Sure, you can pull the "but we're supposed to be Rationalists(tm)" card, as you do in your last paragraph, but the Rationalist community has pretty consistently failed to show any evidence of actually being superior, or even very good, at negotiating social blow-ups.
I wasn’t really intending to criticize the status quo. Social consensus has its place. I’m not sure moderation decisions like this one require social consensus.
If you're looking for feedback ...
On one level I appreciate this post as it provides delicious juicy social drama that my monkey brain craves and enjoys on a base, voyeuristic level. (I recognize this as being a moderately disgusting admission, considering the specific subject matter; but I'm also pretty confident that most people feel the same, deep down.) I also think there is a degree of value to understanding the thought processes behind community moderation, but I also think that value is mixed.
On another level, I would rather not know about this. I am fine with Less Wrong being moderated by a shadowy cabal. If the shadowy cabal starts making terrible moderation decisions, for example banning everyone who is insufficiently ideologically pure, or just going crazy in some general way, it's not like there's anything I can do about it anyway. The good/sane/reasonable moderator subjects their decisions to scrutiny, and thus stands to be perpetually criticized. The bad/evil moderator does whatever they want, doesn't even try to open up a dialogue, and usually gets away with it.
Fundamentally you stand to gain little and lose much by making posts like this, and now I've spent my morning indulging myself reading up on drama that has not improved my life in any way.
Maybe, but I don't think that we developed our tendency to lock in emotional beliefs as a kind of self-protective adaptation. I think that all animals with brains lock in emotional learning by default because brains lock in practically all learning by default. The weird and new thing humans do is to also learn concepts that are complex, provisional, dynamic and fast-changing. But this new capability is built on the old hardware that was intended to make sure we stayed away from scary animals.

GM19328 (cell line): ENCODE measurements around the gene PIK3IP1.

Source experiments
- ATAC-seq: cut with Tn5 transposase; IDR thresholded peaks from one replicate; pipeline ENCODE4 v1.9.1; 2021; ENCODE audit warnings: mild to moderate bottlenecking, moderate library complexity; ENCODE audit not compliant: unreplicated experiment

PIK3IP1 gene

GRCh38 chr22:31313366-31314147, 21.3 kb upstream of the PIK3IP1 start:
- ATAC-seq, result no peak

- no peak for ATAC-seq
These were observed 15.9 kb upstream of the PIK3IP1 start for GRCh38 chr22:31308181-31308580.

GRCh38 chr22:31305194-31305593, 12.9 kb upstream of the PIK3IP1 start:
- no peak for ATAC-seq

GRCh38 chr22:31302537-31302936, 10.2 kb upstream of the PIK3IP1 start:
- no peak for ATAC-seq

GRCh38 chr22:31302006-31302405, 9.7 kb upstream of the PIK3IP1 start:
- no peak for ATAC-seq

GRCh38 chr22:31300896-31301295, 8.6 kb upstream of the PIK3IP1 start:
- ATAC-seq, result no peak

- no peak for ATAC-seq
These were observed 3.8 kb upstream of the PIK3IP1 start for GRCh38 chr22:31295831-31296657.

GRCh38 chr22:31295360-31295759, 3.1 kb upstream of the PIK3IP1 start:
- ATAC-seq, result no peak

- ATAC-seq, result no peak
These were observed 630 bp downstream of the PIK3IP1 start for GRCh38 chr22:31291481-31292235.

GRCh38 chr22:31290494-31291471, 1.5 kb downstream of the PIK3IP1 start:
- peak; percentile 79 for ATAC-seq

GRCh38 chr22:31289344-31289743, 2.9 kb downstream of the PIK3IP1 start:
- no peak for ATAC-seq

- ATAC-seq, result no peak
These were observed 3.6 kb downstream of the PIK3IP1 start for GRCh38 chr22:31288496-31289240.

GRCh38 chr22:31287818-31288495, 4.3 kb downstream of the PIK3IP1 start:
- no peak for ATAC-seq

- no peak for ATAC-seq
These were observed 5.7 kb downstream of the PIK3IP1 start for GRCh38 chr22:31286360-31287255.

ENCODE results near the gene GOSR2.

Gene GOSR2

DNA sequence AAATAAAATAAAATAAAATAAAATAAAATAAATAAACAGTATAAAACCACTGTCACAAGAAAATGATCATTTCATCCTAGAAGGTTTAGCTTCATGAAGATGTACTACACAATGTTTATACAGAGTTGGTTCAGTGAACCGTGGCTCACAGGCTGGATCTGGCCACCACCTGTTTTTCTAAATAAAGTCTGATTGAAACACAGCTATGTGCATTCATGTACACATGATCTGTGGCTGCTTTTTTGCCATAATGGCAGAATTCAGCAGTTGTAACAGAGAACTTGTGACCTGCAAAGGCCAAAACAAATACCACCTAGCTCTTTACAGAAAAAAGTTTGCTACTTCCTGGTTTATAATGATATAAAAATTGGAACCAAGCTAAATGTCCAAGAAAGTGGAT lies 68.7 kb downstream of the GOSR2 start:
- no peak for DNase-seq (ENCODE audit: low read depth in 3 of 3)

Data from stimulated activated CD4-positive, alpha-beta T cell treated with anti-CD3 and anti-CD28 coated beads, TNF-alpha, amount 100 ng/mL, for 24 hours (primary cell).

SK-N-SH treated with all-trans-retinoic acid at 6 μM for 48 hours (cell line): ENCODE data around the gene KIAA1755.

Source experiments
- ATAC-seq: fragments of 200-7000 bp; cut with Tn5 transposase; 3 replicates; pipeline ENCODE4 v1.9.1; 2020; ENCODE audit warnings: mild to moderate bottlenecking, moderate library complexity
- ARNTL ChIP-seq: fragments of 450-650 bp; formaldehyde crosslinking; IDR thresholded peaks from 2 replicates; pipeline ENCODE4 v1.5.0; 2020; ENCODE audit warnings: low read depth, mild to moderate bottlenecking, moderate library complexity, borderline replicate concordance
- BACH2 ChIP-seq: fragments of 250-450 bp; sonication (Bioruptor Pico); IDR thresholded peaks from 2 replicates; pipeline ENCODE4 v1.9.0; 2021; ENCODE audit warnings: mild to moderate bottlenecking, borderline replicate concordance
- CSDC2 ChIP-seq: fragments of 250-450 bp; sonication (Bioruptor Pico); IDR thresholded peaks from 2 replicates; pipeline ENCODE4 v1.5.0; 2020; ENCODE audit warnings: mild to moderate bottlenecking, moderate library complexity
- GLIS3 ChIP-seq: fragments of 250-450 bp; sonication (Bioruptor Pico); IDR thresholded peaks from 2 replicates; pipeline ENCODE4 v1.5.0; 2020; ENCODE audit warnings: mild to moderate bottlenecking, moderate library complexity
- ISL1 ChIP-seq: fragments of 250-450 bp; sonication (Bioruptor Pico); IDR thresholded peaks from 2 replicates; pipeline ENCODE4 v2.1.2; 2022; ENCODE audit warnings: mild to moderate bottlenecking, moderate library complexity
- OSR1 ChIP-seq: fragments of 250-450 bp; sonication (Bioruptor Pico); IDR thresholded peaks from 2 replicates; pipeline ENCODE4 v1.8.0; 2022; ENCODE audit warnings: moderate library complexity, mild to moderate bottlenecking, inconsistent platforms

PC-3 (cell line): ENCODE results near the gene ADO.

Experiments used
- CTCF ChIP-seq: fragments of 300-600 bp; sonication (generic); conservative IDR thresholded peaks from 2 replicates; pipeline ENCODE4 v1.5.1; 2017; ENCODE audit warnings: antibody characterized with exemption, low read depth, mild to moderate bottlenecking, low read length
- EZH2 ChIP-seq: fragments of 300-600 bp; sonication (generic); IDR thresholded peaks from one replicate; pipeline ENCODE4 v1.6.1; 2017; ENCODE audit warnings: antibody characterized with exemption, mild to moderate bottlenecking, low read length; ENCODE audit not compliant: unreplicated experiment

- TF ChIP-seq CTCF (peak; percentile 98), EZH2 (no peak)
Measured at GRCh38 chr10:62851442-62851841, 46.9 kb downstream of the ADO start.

Most things we encounter are not as ambiguous, complex and resistant to empirical falsification as the examples in the Epistemic Learned Helplessness essay. The areas where both right and wrong positions have convincing arguments usually involve distant, abstract things.
I thought folks might enjoy our podcast discussion of two of Ted Chiang's stories, Story of Your Life and The Truth of Fact, the Truth of Feeling.
Thanks for writing this up. Do you think massage materially would help with this type of issue?
I've been able to help a few people (including myself) with chronic neck/shoulder pain by getting people to utilize their rhomboids rather than their trapezius for the purpose of holding their shoulders back. The rhomboids have a significant mechanical advantage for that purpose. Most people can't even intentionally activate their rhomboids; they have no kinesthetic awareness of even possessing them. Wondered if you had a response to this, within the framework of the "main muscles of movement".
My examples of subagents appearing to mysteriously answer questions was meant to suggest that there are subtle things that IFS explains/predicts, which aren't automatically explained in other models. Examples of phenomena that contradict IFS model would be even more useful, though I'm failing to think of what those would look like.